Recently posted in the forum, was the comment: “We have some loose observations about people in predominantly atheist countries – that they are less anxious. Do all of them understand physics or do they just trust the physicists?."
A quick google search show that the science says otherwise:
“Can Atheists Be Happy? And Other Answers from Scientific American MIND:
Time and again, studies have shown that people who have a religious faith are more likely to be healthy and happy than those who lack one. Religious people may even live longer. Go to church and you could outlive your atheist friends by a good seven years, as we report in this issue.”
Throughout history, people have had euphoric spiritual experiences that are often considered among the most significant and meaningful in their lives. Those experiences demand to be integrated into some sort of explanation that does not dismiss their reality or validity, or else those powerful feelings become deeply disturbing.
Books like “Spiritual Emergency: When Personal Transformation Becomes a Crisis, edited by Stanislav Grof, address the issue of what happens when experiences like these occur to an individual who has no references to process the information. They may succumb to messages telling them that they are crazy and cannot trust their fundamental perceptions, even when those perceptions say that what they experienced was MORE real than everyday experience – a common report.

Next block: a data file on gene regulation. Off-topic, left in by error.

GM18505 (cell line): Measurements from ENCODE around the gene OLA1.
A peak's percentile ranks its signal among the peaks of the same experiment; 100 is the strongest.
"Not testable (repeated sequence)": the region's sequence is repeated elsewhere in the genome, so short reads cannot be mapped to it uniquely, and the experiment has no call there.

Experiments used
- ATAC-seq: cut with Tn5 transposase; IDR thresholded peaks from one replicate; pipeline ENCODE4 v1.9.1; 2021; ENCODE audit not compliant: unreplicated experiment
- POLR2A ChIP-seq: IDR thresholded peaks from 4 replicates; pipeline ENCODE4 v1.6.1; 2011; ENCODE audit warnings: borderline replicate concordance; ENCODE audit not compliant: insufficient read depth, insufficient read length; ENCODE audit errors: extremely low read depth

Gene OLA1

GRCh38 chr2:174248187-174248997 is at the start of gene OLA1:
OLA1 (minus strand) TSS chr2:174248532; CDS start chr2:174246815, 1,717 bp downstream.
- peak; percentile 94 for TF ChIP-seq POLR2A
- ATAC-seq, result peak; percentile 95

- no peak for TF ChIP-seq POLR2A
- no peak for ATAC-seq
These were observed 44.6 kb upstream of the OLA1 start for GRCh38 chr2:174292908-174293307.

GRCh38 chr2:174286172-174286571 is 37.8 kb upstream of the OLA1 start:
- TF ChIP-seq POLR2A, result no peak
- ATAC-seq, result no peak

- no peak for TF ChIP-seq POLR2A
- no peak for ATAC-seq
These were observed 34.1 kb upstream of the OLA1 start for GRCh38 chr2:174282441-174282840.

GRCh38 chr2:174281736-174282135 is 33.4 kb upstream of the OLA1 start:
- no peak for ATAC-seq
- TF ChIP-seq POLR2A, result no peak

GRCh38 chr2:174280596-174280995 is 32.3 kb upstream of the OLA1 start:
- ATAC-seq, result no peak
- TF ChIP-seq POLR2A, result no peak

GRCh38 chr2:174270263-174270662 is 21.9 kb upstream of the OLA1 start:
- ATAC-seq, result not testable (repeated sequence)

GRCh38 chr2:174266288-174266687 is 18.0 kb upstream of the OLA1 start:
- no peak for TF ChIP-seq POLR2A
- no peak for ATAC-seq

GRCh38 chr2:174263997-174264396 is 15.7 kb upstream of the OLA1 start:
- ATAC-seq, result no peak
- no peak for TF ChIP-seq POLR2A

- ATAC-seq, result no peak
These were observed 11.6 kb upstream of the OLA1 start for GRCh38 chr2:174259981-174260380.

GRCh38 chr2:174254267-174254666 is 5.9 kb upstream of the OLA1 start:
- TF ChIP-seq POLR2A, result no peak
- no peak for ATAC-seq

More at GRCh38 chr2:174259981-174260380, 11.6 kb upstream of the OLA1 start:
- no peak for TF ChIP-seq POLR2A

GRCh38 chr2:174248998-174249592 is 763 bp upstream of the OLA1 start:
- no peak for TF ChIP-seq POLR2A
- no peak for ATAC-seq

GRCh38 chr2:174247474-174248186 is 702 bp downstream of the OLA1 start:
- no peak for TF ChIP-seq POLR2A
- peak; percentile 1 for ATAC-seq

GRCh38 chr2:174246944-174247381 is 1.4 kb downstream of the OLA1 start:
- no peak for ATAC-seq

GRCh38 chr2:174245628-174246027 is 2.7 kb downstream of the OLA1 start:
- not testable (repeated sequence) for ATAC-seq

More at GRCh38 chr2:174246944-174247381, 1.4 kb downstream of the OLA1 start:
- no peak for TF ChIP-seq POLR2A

For example, they may read that a spiritual experience is simply caused by a “brain event”, psychodynamic tensions (Freud), or even economic forces (Marx), but this does not address the claim of the experiencer. It is simply looking for another explanation for something that is deemed to be unreal. To say that there is a brain state associated with an experience does not mean that the experience was not real, or else all sensory experiences would also be delusional, since everything is accompanied by a brain state.
Specifically, it has been argued that if stimulating a certain part of the brain induces a religious experience, then it proves that those experiences are not real. But you can also stimulate the brain to induce the smell of something burning. That does not mean that if you ever smell something burning, you are experiencing an illusion, or having a stroke.
Epicurus shows that our feelings are to be our guide to what is good. Spiritual experience is ecstatic, blissful, intensely pleasurable, and ineffable, but in the absence of a belief system that validates them, they are made unintelligible, or worse, condemned as illness or delusion. This is highly inimical to not only pleasure, but to the mental health of the individual trying to integrate the event.